The bottom line is that if Beltre continues his dominance for another few years, he will absolutely be a Hall of Famer, despite the fact that he tries to make contact with the wildest of pitches. His time with the Rangers has made him the legend that he is. Thanks for reading this post and I hope you enjoyed it. Check back soon for more of "all the buzz on what wuzz."

Saturday, December 24, 2016

Was It Worth It: Max Scherzer and the Nationals 12/24/16

Hey baseball fans!

The MLB offseason has already been packed with excitement, as teams are already signing players to gigantic contracts. The question is, however, will the contracts be worth it? In this mini-series on Baseball with Matt, I will be examining the careers of current baseball players after they signed huge contracts to see whether the team that signed them has gotten enough back in return. The first player I analyzed was Albert Pujols, but now let's travel to the mound to look at the career of Max Scherzer before and after he signed for big bucks to play in our nation's capital.

Before the Big Bucks:
Max Scherzer started his career with the Diamondbacks in 2008 and was traded to the Tigers following the 2009 season. The pitcher with different-colored eyes was just an alright pitcher for the first five years of his career. His best year in that timespan was 2012, when he went 16-7 with a 3.74 ERA. There were flashes of greatness, but he wasn't an All Star pitcher until 2013. That year with Detroit, he went 21-3 (those 21 wins led the league) with an ERA of 2.90, led the league with a 0.970 WHIP, was the AL starting pitcher at the All Star Game, and won the Cy Young Award. The next year, he again led the league in wins with 17 and again made the All Star Game. But following the 2014 season, he was granted free agency and signed a 7 year, $210 million contract with the Washington Nationals.


After Signing:
Boy, was this a great move for D.C. Sure, it's a lot of money, but it's been extremely worth it considering Scherzer is still one of the best pitchers in baseball. His record wasn't so hot in 2015, going just 14-12, but his ERA was his best of his career at 2.79. He made the NL All Star team, led the league in complete games and shutouts, and placed fifth in Cy Young Award voting. In 2016, he won a league-leading 20 games with a 2.96 ERA, led the league in strikeouts (284) and WHIP (0.968), made the All Star Game, and won his second career Cy Young Award. On top of that, he led a talented Nationals team to an NL East title. Seriously, this guy has been an insane pitcher in the National League. Speaking of pitching in the NL, Scherzer also had 12 RBIs in 2016. Wow!!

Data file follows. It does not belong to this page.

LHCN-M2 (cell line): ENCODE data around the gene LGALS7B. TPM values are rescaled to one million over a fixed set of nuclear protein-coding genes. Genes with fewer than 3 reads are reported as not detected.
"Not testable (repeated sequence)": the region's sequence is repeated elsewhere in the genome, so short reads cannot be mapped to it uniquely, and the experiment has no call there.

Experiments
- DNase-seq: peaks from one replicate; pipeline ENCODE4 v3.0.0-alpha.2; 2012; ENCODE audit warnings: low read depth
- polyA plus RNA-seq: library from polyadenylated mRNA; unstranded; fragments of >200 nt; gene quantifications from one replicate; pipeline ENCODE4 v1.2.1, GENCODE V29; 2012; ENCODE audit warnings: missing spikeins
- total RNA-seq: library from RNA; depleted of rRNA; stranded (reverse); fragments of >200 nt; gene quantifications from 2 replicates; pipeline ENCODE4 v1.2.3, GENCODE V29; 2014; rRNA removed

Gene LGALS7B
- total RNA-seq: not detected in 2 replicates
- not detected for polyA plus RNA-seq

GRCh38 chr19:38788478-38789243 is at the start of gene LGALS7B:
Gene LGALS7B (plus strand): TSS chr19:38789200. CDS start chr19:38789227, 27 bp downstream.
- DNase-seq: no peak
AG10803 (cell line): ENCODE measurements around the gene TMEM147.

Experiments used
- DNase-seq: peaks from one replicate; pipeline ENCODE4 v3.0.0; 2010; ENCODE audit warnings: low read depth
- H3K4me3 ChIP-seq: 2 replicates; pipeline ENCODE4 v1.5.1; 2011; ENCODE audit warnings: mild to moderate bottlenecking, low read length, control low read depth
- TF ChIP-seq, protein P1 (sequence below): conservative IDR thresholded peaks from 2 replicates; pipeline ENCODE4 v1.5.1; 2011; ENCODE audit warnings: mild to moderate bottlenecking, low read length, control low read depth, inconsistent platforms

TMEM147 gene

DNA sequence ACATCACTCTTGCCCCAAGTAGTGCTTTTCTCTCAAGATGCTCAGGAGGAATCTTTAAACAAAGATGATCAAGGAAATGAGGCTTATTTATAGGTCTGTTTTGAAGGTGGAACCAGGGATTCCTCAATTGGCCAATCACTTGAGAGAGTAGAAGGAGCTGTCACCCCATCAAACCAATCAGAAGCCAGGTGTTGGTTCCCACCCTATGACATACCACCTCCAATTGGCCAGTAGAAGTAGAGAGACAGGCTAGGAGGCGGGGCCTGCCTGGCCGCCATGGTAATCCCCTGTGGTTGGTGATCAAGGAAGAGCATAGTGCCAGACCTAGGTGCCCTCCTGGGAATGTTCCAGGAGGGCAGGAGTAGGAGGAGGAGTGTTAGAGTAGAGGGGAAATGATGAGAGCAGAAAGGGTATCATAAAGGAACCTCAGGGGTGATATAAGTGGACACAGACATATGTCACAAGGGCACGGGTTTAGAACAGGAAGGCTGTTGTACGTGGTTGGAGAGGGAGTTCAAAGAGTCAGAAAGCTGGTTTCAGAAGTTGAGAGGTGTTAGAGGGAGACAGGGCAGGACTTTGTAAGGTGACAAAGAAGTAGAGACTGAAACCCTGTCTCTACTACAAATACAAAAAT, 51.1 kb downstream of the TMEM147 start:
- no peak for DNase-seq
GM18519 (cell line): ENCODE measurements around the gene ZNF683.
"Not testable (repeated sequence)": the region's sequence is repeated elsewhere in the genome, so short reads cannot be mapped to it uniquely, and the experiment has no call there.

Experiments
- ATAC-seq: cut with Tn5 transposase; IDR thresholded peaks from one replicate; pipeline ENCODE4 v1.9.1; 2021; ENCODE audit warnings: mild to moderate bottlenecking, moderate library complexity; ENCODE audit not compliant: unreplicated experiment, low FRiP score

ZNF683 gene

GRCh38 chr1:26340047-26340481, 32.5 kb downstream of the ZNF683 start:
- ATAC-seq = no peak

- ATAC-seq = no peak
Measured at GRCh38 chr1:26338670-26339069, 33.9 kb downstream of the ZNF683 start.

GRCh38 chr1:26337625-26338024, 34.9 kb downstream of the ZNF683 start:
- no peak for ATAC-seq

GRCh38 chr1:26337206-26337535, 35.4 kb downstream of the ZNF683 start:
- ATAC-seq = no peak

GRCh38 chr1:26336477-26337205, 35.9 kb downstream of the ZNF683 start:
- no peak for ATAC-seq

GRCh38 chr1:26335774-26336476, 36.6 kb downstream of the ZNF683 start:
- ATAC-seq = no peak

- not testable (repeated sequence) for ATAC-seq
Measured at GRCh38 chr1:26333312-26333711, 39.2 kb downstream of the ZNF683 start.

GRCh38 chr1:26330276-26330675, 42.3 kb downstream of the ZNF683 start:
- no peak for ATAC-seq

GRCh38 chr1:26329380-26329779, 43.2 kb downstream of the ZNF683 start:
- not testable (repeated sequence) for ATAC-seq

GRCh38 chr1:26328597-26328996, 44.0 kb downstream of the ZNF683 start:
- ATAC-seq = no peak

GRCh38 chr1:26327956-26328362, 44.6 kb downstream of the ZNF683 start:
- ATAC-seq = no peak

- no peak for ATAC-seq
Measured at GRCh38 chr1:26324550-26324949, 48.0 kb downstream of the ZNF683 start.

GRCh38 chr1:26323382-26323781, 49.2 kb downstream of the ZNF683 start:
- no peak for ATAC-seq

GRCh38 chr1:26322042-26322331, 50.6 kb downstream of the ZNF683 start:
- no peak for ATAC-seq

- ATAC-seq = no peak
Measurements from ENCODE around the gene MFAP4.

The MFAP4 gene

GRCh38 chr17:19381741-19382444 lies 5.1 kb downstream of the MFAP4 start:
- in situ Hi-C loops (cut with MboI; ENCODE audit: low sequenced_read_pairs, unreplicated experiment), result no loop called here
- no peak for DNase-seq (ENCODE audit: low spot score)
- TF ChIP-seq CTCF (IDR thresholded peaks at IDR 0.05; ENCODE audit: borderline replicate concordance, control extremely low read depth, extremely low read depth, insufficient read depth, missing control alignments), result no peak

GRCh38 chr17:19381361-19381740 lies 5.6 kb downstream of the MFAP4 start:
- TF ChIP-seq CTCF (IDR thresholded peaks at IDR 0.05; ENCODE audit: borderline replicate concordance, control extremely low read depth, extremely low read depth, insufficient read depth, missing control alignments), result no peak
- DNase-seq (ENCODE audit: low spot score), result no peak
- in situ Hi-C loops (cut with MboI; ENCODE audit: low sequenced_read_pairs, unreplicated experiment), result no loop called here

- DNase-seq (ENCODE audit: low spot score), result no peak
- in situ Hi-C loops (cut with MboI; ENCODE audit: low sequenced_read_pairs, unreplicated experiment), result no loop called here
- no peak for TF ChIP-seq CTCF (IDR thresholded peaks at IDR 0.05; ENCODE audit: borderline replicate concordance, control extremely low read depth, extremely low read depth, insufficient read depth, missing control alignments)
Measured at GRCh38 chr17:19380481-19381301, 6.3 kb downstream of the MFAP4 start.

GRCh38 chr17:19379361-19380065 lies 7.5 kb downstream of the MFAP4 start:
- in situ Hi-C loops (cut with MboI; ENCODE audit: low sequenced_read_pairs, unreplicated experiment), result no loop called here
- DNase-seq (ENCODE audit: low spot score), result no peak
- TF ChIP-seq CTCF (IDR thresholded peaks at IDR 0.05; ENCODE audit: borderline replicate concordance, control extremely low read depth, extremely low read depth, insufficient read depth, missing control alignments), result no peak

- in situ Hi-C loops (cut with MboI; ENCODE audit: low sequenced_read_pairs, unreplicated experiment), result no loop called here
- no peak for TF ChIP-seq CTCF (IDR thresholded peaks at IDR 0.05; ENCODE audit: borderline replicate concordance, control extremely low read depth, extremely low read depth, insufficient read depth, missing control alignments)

Max Scherzer is one of the most important reasons why the Nationals are a force to be reckoned with in the National League every single year. So, in conclusion, this deal has definitely been worth it so far for the Nats. Who knows what Scherzer will turn into in the last five years of his contract, but he doesn't seem to be slowing down any time soon. Thanks for reading this post and I hope you enjoyed it. Check back soon for more of "all the buzz on what wuzz."

Wednesday, December 14, 2016

Was It Worth It: Albert Pujols and the Angels 12/14/16

Hey baseball fans!

The Winter Meetings are here and teams are already signing players to gigantic contracts. The question is, however, will the contracts be worth it? In this new mini-series on Baseball with Matt, I will be examining the careers of current baseball players after they signed huge contracts and seeing if the team that signed them has gotten enough back in return. The first player I am analyzing will be Albert Pujols.


Before the Big Bucks: 
From 2001-2011, Albert Pujols was perhaps the best player in baseball. A first baseman for the Cardinals, Prince Albert batted .328 with an average of 40 home runs and 121 RBIs per season during those years. He made nine All Star Games and won the NL MVP three times. He also helped the Cardinals win the 2006 and 2011 World Series. But after the 2011 season, Pujols was granted free agency and signed a ten-year, $240 million contract with the Los Angeles Angels. What a big contract, right? Well, at the time, Pujols was one of the best of the best in the MLB and the Angels needed some help in the lineup. Since then, however, things have not been the same for the slugging future Hall of Famer.

After Signing: